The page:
PlumpJack. No time for tasting here, just a quick stop to buy a bottle of one of our favorite Cabernet Sauvignons. They were doing tastings for $10, but we just asked for a splash of the wine we bought, which we were offered on the house. A woman standing next to us noticed our bottle of wine had a screw cap and that launched also sorts of questions that probably deepened her experience too. Lessons learned: It pays to make your customers feel like a VIP, even if they only bring a small amount of business. And, it never hurts to have something unusual about your product or service that is a conversation starter.

Peju Province Winery. Most wineries have you saunter up to the tasting counter like you are in a bar, but Peju does it a bit differently. A greeter welcomes you in a lobby/gift shop area and asks you to wait a few minutes for the next tasting. They gathered about eight of us and led us to our own wine counter where a very knowledgeable and friendly gentleman led us through our tasting. We all received more attention, had a chance to ask more questions, and likely bought more wine than if we had to elbow our way in to get a tasting. Lessons learned: It costs more to have extra staff, but giving your customers the attention they deserve should pay off handsomely through higher average order values.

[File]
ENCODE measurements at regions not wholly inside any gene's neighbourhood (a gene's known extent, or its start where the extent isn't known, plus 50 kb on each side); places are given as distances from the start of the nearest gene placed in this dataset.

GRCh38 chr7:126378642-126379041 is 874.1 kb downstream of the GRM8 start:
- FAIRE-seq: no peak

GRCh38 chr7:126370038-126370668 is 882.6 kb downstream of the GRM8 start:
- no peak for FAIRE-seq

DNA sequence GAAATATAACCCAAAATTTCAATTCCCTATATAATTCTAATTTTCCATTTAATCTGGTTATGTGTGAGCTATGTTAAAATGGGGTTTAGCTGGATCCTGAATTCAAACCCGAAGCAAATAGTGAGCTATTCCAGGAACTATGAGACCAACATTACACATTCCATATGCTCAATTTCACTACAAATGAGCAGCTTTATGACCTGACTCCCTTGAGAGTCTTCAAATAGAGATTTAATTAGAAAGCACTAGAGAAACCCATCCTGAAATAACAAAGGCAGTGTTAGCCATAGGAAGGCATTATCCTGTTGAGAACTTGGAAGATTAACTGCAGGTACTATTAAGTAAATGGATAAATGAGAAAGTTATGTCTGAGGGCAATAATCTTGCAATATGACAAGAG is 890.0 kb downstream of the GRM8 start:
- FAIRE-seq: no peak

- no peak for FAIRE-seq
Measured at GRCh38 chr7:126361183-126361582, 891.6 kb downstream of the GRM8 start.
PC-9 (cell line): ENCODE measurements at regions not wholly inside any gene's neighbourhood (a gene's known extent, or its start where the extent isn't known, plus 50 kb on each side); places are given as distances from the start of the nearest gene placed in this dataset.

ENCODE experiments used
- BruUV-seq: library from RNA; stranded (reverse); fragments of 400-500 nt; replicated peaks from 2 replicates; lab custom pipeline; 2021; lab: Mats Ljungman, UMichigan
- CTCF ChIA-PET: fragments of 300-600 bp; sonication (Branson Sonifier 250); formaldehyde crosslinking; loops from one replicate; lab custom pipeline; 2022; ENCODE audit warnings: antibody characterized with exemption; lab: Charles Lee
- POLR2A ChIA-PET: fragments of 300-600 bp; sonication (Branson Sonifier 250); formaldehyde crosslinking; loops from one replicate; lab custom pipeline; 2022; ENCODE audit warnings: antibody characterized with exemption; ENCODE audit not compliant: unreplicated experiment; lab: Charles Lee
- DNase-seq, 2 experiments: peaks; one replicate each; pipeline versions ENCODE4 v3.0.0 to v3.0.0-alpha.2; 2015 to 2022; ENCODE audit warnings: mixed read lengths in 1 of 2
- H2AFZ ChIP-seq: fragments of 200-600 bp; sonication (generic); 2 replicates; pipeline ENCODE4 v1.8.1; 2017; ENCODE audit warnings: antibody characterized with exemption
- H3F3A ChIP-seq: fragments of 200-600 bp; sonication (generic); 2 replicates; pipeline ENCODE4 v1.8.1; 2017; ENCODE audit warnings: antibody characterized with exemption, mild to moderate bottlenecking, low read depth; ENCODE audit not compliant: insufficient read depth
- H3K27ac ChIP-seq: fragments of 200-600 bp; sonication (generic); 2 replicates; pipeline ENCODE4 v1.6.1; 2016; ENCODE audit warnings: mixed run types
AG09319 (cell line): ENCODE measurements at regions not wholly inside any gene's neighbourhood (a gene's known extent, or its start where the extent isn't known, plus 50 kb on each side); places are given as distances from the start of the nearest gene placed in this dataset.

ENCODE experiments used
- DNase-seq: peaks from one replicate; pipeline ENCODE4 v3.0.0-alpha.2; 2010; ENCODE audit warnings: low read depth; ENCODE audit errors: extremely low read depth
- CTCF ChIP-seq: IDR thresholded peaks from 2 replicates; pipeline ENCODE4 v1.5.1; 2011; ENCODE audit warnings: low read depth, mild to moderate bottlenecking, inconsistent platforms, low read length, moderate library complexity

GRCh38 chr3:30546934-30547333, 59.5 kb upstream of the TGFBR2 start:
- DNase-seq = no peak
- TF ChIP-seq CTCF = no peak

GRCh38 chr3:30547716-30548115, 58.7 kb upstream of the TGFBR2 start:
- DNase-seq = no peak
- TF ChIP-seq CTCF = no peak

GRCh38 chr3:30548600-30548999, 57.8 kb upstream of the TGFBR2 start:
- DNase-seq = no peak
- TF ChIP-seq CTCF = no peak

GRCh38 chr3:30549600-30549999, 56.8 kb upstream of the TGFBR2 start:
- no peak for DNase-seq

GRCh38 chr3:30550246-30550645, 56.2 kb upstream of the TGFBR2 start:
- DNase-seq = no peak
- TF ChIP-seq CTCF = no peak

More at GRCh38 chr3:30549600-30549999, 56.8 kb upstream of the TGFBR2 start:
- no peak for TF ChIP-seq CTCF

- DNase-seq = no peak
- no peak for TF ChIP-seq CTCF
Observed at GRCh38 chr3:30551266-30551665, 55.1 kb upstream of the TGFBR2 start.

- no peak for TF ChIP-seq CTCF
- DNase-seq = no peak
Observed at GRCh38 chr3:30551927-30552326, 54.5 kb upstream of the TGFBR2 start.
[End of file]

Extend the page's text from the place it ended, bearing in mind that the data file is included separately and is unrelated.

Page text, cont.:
Hess Collection. This winery is another big producer, but they're off the beaten path, so they don't get extremely crowded. The lady who helped us was very friendly and knew a lot about their wine. She shared her knowledge, such as having us sample a few different wines side by side so we could taste the difference. That helped make it a very unique experience. Lessons learned: Make sure your people are able to educate customers on your products or services. This enhances your customers' understanding of what they're buying and can deepen their connection to your brand.